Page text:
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Doctor Doom, Deadpool, even Thanos: there’s one hero who’s beaten them all. That’s right, it’s Squirrel Girl! The nuttiest and most upbeat super hero in the world is starting college. And as if meeting her new roommate and getting to class on time isn’t hard enough, now she has to deal with Kraven the Hunter, too? At least her squirrel friend Tippy-Toe is on hand to help out. But what can one girl – and one squirrel – do when a hungry Galactus heads toward Earth? You’d be surprised! With time running out and Iron Man lending a helping hand (sort of), who will win in the battle between Power Cosmic and the Power Chestnut?
A spider this way crawls. . . .
Blackstone was a thriving metropolis before the Dark Summer—a wave of violence and crime that swept through the city eight years ago and left a boy called Caw to fend for himself on the streets, his only companions a small group of crows.Caw has never known why he can understand the crows. But when he rescues a girl named Lydia from a vicious attack, he discovers others like him: ferals who can speak to certain animals. And some of them are dangerous. Now, the most sinister feral of all—the Spinning Man—is on the move again. And to save Lydia, her family, and all of Blackstone from being caught in his web, Caw must quickly master abilities he never knew he had . . . and prepare to defeat a darkness he never could have imagined.
One summer in the French countryside, among sun-kissed fields of lavender . . . another summer in upstate New York, along familiar roads that lead to surprises . . . When Summer Everett makes a split-second decision, her summer divides into two parallel worlds. In one, she travels to France, where she's dreamed of going: a land of chocolate croissants, handsome boys, and art museums. In the other, she remains home, in her ordinary suburb, where she expects her ordinary life to continue - but nothing is as it seems. In both summers, she will fall in love and discover new sides of herself. What may break her, though, is a terrible family secret, one she can't hide from anywhere. In the end, it might just be the truth she needs the most. From New York Times bestselling author Aimee Friedman comes an irresistible, inventive novel that takes readers around the world and back again, and asks us what matters more: the journey or the destination.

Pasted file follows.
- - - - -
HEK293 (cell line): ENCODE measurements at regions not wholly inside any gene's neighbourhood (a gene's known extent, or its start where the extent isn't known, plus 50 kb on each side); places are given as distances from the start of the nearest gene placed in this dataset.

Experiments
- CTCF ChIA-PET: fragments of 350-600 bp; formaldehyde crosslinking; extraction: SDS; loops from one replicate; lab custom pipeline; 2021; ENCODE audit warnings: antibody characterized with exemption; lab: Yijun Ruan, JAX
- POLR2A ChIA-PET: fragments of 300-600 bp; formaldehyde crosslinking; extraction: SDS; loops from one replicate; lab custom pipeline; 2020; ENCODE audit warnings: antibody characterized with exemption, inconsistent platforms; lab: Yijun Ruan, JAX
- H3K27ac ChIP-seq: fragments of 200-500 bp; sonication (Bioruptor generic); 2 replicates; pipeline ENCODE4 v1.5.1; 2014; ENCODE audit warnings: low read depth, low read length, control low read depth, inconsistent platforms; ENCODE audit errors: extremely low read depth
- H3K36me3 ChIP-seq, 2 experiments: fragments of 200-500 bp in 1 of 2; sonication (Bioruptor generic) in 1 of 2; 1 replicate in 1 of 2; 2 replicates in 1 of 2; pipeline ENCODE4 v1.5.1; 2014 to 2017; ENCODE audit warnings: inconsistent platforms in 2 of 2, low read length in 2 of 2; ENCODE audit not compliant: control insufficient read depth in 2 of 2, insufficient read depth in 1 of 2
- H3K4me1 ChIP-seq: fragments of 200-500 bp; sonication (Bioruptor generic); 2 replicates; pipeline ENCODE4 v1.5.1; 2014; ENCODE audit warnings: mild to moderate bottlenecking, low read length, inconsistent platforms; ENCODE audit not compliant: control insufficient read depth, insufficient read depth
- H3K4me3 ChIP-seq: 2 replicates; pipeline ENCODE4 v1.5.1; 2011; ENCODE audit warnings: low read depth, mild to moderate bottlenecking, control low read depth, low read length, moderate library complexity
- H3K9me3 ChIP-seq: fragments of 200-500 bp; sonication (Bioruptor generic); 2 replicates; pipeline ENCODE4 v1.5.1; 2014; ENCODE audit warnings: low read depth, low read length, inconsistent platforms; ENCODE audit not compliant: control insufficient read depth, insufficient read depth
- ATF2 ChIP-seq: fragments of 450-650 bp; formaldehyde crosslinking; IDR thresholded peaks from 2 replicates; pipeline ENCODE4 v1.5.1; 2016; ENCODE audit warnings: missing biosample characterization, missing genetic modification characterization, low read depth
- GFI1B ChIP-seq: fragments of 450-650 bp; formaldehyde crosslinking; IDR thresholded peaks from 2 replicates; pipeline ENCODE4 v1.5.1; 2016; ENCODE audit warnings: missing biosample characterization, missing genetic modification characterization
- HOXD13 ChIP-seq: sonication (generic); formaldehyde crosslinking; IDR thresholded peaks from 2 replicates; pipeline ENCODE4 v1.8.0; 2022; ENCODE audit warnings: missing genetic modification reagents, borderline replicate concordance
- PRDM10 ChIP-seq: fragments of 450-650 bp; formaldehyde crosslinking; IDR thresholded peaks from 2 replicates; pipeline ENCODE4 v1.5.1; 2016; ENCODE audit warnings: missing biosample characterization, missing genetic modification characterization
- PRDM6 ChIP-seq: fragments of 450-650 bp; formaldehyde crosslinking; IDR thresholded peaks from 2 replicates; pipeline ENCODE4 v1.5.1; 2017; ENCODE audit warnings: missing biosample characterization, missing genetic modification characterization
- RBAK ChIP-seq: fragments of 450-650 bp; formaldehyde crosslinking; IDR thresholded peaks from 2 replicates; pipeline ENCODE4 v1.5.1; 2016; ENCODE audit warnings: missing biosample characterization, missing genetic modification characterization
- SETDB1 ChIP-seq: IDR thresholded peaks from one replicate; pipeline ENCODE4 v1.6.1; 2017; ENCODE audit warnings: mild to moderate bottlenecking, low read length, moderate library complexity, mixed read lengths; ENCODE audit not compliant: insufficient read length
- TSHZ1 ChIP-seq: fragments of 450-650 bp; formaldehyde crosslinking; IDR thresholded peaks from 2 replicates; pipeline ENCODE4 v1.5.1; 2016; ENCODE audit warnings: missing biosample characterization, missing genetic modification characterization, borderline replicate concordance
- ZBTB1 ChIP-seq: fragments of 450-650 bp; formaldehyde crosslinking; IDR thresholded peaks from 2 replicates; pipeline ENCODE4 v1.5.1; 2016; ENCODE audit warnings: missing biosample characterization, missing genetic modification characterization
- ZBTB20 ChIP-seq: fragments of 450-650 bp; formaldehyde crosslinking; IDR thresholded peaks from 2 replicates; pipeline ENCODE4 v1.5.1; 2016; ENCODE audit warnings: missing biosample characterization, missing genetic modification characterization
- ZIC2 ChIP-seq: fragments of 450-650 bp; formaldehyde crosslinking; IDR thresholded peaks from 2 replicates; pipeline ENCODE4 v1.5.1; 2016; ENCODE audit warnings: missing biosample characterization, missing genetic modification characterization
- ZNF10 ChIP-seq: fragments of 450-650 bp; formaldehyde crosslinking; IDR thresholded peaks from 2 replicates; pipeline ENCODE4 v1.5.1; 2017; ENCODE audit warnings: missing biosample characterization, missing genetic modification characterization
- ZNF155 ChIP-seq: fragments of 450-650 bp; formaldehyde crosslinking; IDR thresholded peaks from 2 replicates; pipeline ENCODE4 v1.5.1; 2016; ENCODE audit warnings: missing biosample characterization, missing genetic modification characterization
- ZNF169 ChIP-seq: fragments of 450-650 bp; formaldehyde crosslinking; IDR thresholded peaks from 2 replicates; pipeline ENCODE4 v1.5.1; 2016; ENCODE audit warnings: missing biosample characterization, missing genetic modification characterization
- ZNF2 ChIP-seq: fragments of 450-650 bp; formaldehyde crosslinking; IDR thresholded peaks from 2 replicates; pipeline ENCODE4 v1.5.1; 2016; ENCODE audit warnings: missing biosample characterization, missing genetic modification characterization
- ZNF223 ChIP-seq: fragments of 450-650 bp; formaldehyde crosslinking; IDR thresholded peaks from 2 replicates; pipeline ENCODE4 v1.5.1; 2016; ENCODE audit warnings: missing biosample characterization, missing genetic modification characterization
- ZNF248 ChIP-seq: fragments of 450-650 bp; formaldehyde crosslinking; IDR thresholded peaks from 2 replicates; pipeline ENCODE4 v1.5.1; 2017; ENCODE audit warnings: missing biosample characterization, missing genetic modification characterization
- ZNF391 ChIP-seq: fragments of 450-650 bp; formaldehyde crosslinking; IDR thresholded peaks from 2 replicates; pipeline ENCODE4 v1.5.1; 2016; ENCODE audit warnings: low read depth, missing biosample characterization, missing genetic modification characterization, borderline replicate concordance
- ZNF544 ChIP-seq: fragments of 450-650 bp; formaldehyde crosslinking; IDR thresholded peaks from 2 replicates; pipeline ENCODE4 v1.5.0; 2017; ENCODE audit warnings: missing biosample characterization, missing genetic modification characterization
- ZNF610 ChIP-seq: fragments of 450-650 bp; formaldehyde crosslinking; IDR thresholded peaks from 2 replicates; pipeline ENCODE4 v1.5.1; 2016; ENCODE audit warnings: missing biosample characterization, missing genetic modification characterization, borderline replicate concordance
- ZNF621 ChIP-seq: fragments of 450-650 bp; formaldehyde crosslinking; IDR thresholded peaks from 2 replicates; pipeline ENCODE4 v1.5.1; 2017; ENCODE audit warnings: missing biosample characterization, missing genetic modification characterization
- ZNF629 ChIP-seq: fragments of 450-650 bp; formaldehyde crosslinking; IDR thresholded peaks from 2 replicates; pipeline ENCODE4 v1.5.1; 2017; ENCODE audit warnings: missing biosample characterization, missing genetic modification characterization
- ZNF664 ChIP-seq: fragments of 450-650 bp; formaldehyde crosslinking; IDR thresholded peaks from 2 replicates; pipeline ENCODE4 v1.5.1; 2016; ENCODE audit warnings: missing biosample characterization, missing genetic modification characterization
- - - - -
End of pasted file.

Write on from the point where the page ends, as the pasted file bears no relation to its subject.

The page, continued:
Shortly after her sixteenth birthday, Sunshine Griffith and her mother Kat move from sunny Austin, Texas, to the rain-drenched town of Ridgemont, Washington. Though Sunshine is adopted, she and her mother have always been close, sharing a special bond filled with laughter and inside jokes. But from the moment they arrive, Sunshine feels her world darken with an eeriness she cannot place. And even if Kat doesn't recognize it, Sunshine knows that something about their new house is just ... creepy. In the days that follow, things only get stranger. Sunshine is followed around the house by an icy breeze, phantom wind slams her bedroom door shut, and eventually, the laughter Sunshine hears on her first night evolves into sobs. She can hardly believe it, but as the spirits haunting her house become more frightening—and it becomes clear that Kat is in danger—Sunshine must accept what she is, pass the test before her, and save her mother from a fate worse than death.
In middle school, nothing is more important than friendship. When Truly is invited to sit at the Popular Table with the group she has dreamed of joining, she can hardly believe her luck. Everyone seems so nice, so kind to one another. But all is not as it seems with her new friends, and soon she's caught in a maelstrom of lies, misunderstandings, accusations and counter-accusations, all happening very publicly in the relentless, hyper-connected social media world from which there is no escape. Six eighth-graders, four girls and two boys, struggle to understand and process their fractured glimpses into one another's lives as they find new ways to disconnect, but also to connect, in Rachel Vail's richest and most searching book.
What turns an ordinary person into a hero? What happens in the blink of an eye on a battlefield (or in any dangerous situation) to bring out true courage? The men and women who have been recognized by the Congressional Medal of Honor Foundation know the answers to these questions deep in their hearts. We learn of Jack Lucas, a thirteen-year-old who kept his real age a secret so he could fight in World War II—where he deliberately fell on a grenade to save his buddies during the Iwo Jima invasion—and Clint Romesha, who almost single-handedly prevented a remote U.S. Army outpost in Afghanistan from being taken over by the Taliban. Also included are civilians who have been honored by the Foundation for outstanding acts of bravery in crisis situations: for example, Jencie Fagan, a gym teacher who put herself in danger to disarm a troubled eighth grader before he could turn a gun on his classmates. Adding depth and context are illuminating sidebars throughout and essays on the combat experience and its aftermath: topics such as overcoming fear; a mother mourning her son; and "surviving hell" as a prisoner of war. Back matter includes a glossary and an index.
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